When the term ‘Internet of Things’ was first coined perhaps a decade ago, the ‘things’ referred to inanimate objects which could be fitted with sensors to transmit data so they could be managed as part of a wider eco-system.
One of the other outcomes from the COVID-19 pandemic disruptions is that the ‘thing’ in IoT can now often refer to a human. It has opened a new field in proximity tracking to promote social distancing and health and safety in workplaces.
Where we might have become used to the novelty of a football player wearing a tracking device during a game so the fans can learn about their speed and distance traveled, with COVID-19 whole workforces and populations are being tracked in an attempt to understand human density in public places better and manage workplace contact.
It is not simply COVID-19, of course. Location-based marketing is also a significant factor, but in a technology sense, it is not unrelated. Many companies are now sending push notifications to users in-store for promotional offers. The retail and transport industries have also used increasingly sophisticated cameras to understand crowd movement and density for planning purposes.
All of this is giving momentum to what is now called the ‘Indoor Location Market,’ which is now expected to grow at better than a compound 20% in the five years to 2026.
More than 40% of the world’s population now have smartphones, which are also sensors. There are an expanding number of applications powered and enabled by beacons and Bluetooth Low Energy (BLE) tags, the increasing use of beacons in cameras, Light Emitting Diode lighting, at the Point of Sale, and the now ubiquitous QR code. 5G technology is often mentioned in COVID-19 conspiracy theories, but its main benefit lies in enhanced creativity, which can drive these capabilities.
While this pervasiveness has raised issues around data ownership and consumer privacy, some of this has been overlooked in the emergency of the COVID-19 moment. Workers, in particular, are being asked to submit to unprecedented levels of monitoring which is being justified by concerns over health and safety. Many are also agreeing with them.
‘Workforce visibility’ platform
Just as there is a technology platform for just about everything else, there are platforms for ‘workforce visibility.’ One example is U.S. vendor Eyrus, which provides services to the construction industry.
Eyrus uses an IoT beacon that delivers information on worker movements and provides real-time density reports to show how many people are in specific job site areas. Audible and visual alerts are activated when people reach the limits of social distancing protocols.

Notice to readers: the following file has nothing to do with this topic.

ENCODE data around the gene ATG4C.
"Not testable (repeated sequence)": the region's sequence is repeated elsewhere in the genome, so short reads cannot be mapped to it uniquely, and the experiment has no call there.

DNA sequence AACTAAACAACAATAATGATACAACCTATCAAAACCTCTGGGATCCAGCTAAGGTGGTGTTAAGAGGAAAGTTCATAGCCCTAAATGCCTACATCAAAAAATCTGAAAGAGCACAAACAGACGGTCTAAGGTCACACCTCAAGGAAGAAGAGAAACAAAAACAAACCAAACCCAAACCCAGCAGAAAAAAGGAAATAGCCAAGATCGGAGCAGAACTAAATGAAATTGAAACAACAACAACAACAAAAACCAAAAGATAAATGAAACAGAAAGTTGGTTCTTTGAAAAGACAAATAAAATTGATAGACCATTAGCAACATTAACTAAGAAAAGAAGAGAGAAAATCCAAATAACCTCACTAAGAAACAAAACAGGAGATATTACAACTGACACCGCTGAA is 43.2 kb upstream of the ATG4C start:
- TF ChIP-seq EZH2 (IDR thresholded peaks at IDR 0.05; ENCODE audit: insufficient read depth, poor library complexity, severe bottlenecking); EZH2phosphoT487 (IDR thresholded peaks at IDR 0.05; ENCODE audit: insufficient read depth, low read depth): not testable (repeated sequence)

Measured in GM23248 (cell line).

If someone tests positive for COVID-19, anonymized data can be sent to any nearby worker who needs to be notified. The platform generates reports at the individual and group level, all of which are sent and stored in the cloud.
The benefit is continuity. By accurately identifying any people who have been exposed, they can isolate, and the other workers can continue with peace of mind that they were not exposed.
Aged care homes have been a primary focus of concern during the pandemic, and some of this technology is finding its way in there. Siemens has created ‘Enlightened IoT sensors’, which can be installed in ceiling fixtures that pair with software applications to collect data used to make decisions around occupancy management and asset tracking and management.
In the Asia-Pacific, the Malaysia Automotive Robotics and IoT Institute has developed what it calls the MARii Tracker, which it claims is a “complete solution for contact tracing, social distancing compliance, and location tracking.”
The first implementation was announced in December last year at the country’s Department of Labour skills training institutes.
The MARii Tracker is the equivalent of human IoT, with individuals wearing the devices. Alarms are emitting when two or more dongles come within a proscribed range, and social distancing protocols are breached.
If someone tests positive for the virus, the system can identify areas exposed through a cloud-based dashboard.
These solutions also lead to some exciting collaborations between technology companies. Malaysian network company OCK recently teamed up with Actility – a Low-Power Wide-Area Network IoT provider – and Abeeway, a French company creating geolocation solutions using tracking technologies and smart location.
Their stated goal was to combine their technologies to limit the spread of COVID-19 in workplaces.
The likelihood is that even if the world defeats COVID-19 and goes from pandemic to endemic, this is not the last time the world will face such challenges.
Next time, we will want to be better prepared, and these solutions — given momentum by COVID-19 — can play a role in protecting us in the future.
Lachlan Colquhoun is the Australia and New Zealand correspondent for CDOTrends and the NextGenConnectivity editor. He remains fascinated with how businesses reinvent themselves through digital technology to solve existing issues and change their entire business models. You can reach him at [email protected].
Image credit: iStockphoto/Tzido